Issues concerning divine eternity are difficult and perhaps not too close to the heart of orthodoxy. When it comes to divine spatiality, however, the problems become more serious. The unwelcome implication of Dr. Ross's view is that God is a spatial entity; more than that, he is (at least) a threedimensionally existing entity as we are. This conclusion follows from the fact that if any entity exists in any dimension of a multi-dimensional space-time manifold, then it exists in all of them. Consider a point existing in a threedimensional manifold The point exists in all three dimensions of the manifold: it has height, length, and depth coordinates which specify its location. One of Dr. Ross's most fundamental and surprising errors is his apparent assumption that God can exist only in higher dimensional realms without also existing in our space-time dimensions. He asserts, "Each of the four space-time dimensions of the physical universe is independent of the others" (p. 15). This sentence is jarring because the central insight behind Minkowski's notion of space-time is that space and time are not independent of each other but together comprise a single four-dimensional geometry called "space-time." Admittedly Dr. Ross has an idiosyncratic definition of independence: "This independence means that each dimension always must be exactly perpendicular . . . to all the other dimensions . . ." (p. 15). But even on this peculiar understanding of what it means to be independent, Dr. Ross's own diagram illustrates that an entity which exists in one dimension of a manifold exists in all of them (Fig. 4).
Object E, though not intersecting the axis C, is nevertheless clearly located in the dimension represented by C, for it has a location with respect to C, namely, the point where B and C intersect. Thus, E exists in both the B and C dimensions. This entails that God exists somewhere in our universe. But that occasions very troubling questions. Is he located at some point in distant space where we could reach him via space travel? Is God spatially extended? Is he spread out everywhere like the invisible ether of nineteenth century physics? It is not enough merely to answer "No" to these questions; Dr. Ross owes us some account of how the biblical God can be a spatio-temporal entity, as his view entails.
Dr. Ross thinks that by positing God's existence in higher spatial dimensions, he can make sense of God's invisibility and proximity.6 He claims that "God is hidden from us in the sense that we cannot make contact with Him through our five senses" (p. 72). But this is a clearly deficient conception of God's spirituality and incorporeality, for it leaves open the view that God is a spatial object which is simply undetectable by our senses. As for God's proximity to us, Dr. Ross seems to interpret biblical passages like "The Lord is close to the brokenhearted" in terms of literal contiguity, when the sense of nearness at issue here is clearly relational, having to do with intimacy, not contiguity! In any case, any advantages in terms of God's proximity to us thought to accrue from divine extra-dimensionality can also be had via divine spacelessness, without the added problem of threatening to make God a spatial entity.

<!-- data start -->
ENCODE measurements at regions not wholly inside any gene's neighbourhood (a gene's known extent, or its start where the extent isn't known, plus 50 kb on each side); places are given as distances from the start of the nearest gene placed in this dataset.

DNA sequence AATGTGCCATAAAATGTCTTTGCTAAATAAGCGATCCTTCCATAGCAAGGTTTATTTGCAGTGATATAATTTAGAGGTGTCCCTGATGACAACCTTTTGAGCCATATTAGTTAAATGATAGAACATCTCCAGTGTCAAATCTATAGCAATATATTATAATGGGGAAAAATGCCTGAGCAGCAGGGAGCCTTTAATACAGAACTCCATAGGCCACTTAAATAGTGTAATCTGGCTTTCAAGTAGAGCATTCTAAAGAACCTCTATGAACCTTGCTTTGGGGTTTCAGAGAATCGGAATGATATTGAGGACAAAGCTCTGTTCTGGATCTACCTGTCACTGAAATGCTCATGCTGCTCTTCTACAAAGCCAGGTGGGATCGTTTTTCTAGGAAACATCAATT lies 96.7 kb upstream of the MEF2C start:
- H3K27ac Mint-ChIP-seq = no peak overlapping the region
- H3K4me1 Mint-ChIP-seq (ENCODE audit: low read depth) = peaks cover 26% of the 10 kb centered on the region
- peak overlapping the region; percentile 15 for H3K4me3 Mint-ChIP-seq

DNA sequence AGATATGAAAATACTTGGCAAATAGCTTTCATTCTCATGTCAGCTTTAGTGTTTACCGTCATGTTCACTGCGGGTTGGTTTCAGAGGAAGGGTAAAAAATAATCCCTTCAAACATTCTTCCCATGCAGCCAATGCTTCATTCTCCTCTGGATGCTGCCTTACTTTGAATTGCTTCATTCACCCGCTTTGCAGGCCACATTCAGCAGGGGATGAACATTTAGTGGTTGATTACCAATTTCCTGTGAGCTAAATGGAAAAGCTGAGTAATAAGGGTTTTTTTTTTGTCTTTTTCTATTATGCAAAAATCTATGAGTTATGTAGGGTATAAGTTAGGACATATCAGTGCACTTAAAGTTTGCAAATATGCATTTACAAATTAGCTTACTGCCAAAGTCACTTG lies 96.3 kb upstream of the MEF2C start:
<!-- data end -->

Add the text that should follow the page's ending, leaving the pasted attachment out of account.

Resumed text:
Now, as I said, Dr. Ross thinks that postulating divine extra-dimensionality serves to shed new light on traditional theological problems. Take, for example, the doctrine of the Trinity. Dr. Ross claims that the doctrine of the Trinity preserved in the Christian creeds is a paradox-that is, an "apparent contradiction" (p. 89, cf. p. 53). But Dr. Ross believes that extra-dimensionality can help to resolve seemingly contradictory statements. He considers the following conjunction of two statements: "Triangles cannot be circles, and triangles can be circles." Dr. Ross does not seem to appreciate the fact that not only are these statements contradictories, but the second conjunct alone is broadly logically impossible. Dr. Ross asserts that in three dimensions the second conjunct is true because a triangle can be rotated about an axis to form a cone, which may be analyzed as a stack of circles. But surely the correct response to this thought experiment is that a triangle is not a cone (not to mention that a cone is not a circle)! Moreover, even if we admitted the second conjunct were true, that would do nothing to resolve the original problem, for then the first conjunct would be false. When Dr. Ross says, ". . . the truth of both statements . . . can be recognized" (p. 56), what he leaves us with is not a resolution, but an antimony.
Now Dr. Ross asserts that "The charge that 'Trinitarians' accept a mathematical absurdity would seem appropriate. . . if the biblical God were confined to the same dimensional realm as humans" (p. 82). This amounts to saying that a denial of God's extra-dimensionality is a sufficient condition of the doctrine of the Trinity's being a logical absurdity. I take this to be an enormously serious allegation, for it implies that Athanasius, Augustine, Anselm, Aquinas, Luther, Calvin and other champions of Trinitarian doctrine, who did not believe in God's extra-dimensionality as Dr. Ross understands it, were all advocating a logical incoherence and that anyone accepting the doctrine of the Trinity was believing a logical contradiction. In fact, however, Dr. Ross never shows how the traditional formulations of the Trinity are even apparently contradictory. There is not even the appearance of contradiction in affirming that "There is one only and true God, but in the unity of the Godhead there are three eternal and coequal Persons" (p. 88, citing Ryrie). If there were a contradiction, positing God's existence in extra, spatial dimensions would not solve it. At best, then, Dr. Ross appeals to extra-dimensionality only to illustrate how three can be one. But as an illustration of the Trinity, Dr. Ross's scenario of a three-dimensional hand intersecting a twodimensional surface seems no more adequate than the well-known, deficient illustrations he criticizes. When flatlanders see the finger of the hand intersecting their plane in different ways, "They might never discern that the six-plus manifestations were all governed by one entity and one source of operation" (p. 93). But this amounts to an illustration of modalism, not the Trinity. Later Dr. Ross imagines the flatlanders seeing the several intersections of the hand's fingers with their plane, commenting, "The twoness, threeness, or moreness of our hand (or one aspect of that plurality) they could imagine, but not the oneness" (p. 95). But the fingers are merely parts of the one hand, and Dr. Ross himself earlier quoted from the Augsburg Confession that ". . . the term 'person' is used, as the ancient Fathers employed it in this connection, to signify not a part or a quality in another but that which subsists of itself." The hand-flatland illustration thus only succeeds in illustrating modalism or one thing's having three parts. It certainly does not make the Trinity more intelligible.